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What You Didn't See In Sydney

October 22, 2000|LESLEE KOMAIKO

When Joshua Sage clocked in at 28 seconds during a recent morning session at Ralphs in Santa Monica, his personal trainer, Gwenn Lucas, went wild. "28, 28, 28," she shouted, jumping up and down. Customers smiled. Sage beamed, then walked casually to the nearby water fountain. Before he could take a drink, Lucas thrust a Hunt's Tomato Ketchup bottle toward his face, microphone-style.

"So how does it feel, Josh?" she asked, playing the eager reporter.

"It feels great. I'm going to Disneyland."

Sage, a 20-year-old grocery bagger at a Ralphs in Reseda, has been training for six weeks for tomorrow's California Grocers Assn. 15th Annual Bag-Off Championship, taking place in Las Vegas. The two-year veteran is representing the entire Ralphs chain, having beaten out about 6,000 other baggers from 326 stores for the honor. Regular training has dropped his bagging time from his original 51 seconds, and he'll compete against about a dozen others for a prize package that includes $1,000 cash, a $500 scholarship, the prestigious California Top-Bagger trophy and a trip to the national best-bagger competition in Dallas.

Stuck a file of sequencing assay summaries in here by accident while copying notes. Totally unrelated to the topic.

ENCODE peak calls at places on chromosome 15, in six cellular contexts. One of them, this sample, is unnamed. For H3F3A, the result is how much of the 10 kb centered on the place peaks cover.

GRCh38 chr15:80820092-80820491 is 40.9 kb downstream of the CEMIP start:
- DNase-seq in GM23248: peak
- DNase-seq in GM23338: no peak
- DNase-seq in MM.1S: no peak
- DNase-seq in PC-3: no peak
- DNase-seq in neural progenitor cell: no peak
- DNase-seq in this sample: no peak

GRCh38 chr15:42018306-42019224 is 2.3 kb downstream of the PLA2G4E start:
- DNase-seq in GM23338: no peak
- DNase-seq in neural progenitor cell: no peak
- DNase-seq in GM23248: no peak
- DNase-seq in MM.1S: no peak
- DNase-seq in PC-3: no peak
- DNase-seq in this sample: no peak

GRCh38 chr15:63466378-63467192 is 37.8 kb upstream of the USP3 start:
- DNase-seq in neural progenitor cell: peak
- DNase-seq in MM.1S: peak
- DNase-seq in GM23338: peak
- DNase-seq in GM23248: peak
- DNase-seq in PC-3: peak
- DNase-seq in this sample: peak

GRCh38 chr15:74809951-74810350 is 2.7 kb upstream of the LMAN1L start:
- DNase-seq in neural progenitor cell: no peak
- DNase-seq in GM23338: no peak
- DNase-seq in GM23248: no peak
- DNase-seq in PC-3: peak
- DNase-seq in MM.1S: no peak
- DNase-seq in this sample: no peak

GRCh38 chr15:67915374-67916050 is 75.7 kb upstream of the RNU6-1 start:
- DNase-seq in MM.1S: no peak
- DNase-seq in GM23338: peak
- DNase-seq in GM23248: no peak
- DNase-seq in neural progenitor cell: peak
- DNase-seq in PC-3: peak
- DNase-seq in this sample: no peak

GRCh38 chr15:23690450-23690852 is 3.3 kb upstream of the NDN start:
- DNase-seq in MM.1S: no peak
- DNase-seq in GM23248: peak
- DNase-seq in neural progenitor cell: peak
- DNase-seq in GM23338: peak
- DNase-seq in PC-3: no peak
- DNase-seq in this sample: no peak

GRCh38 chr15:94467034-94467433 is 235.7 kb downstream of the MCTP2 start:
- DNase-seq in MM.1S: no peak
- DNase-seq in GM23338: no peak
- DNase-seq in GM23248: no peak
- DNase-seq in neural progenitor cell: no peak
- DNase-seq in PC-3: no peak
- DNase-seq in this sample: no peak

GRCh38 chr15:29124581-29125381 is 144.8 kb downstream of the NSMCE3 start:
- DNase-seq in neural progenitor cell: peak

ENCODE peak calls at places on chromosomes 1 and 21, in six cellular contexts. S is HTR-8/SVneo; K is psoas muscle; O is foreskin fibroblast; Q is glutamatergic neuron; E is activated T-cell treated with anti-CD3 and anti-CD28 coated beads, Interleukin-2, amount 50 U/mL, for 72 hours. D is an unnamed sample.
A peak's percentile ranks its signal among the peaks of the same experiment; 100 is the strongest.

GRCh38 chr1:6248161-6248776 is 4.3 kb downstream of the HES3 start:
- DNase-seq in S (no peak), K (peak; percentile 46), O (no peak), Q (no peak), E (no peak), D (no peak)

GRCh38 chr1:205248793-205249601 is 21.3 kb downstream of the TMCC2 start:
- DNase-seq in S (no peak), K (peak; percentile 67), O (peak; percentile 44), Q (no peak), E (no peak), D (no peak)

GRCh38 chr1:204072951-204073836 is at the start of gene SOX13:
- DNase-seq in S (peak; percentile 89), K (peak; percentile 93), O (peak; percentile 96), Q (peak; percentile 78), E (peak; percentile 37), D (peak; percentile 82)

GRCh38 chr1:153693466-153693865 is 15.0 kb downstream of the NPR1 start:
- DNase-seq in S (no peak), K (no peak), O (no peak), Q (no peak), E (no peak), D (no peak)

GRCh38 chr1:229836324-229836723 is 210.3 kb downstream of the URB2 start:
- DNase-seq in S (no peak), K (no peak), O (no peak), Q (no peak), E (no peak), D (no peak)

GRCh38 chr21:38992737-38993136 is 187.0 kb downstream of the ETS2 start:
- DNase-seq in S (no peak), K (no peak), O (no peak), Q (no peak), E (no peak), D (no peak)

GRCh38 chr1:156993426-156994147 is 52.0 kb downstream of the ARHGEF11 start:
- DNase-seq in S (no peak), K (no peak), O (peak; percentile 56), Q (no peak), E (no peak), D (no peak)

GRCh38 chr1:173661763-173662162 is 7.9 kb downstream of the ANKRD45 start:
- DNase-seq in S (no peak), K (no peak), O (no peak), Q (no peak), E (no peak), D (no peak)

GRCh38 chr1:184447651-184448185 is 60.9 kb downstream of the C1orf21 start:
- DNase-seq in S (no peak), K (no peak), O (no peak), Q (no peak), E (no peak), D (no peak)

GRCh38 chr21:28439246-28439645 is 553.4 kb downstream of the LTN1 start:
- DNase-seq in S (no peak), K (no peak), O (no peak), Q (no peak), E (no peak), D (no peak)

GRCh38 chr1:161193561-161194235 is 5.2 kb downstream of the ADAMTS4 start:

Lucas, 42, won the championship two years ago, then went on to win the nationals. Now a cashier at the Marina Pacifica Ralphs store in Long Beach, she thinks Sage has the right stuff.

His training has been rigorous, intended to mimic the event. This means both paper and plastic sessions, during which Sage must bag about 30 items in less than 35 seconds. Not only must the bags stand upright and weigh the same, they also should be visually pleasing. (At past events, judges have sliced open fronts of paper bags to get a clear look at a bagger's results.) While the judges alone know the exact items that will be used in tomorrow's competition, one is sure to appear--eggs. A single broken egg means points will be deducted.

But Sage isn't nervous. "I don't want to say I'm cocky. But I'm confident."



1. Always ask, "Paper or plastic?"

2. Place cans on bottom to create a good base.

3. Set up boxes around sides of bag.

4. Bread and eggs should go on top, along with any smashable produce.

5. Keep glass items separate.

6. Bag cold items together. They keep each other cold.

7. Don't put soap in with any food item.

8. Check caps on bleach and laundry detergent so they don't leak.

9. Remember the small items, such as LifeSavers.

10. Ask everyone if they need help carrying the groceries to their car, even guys.

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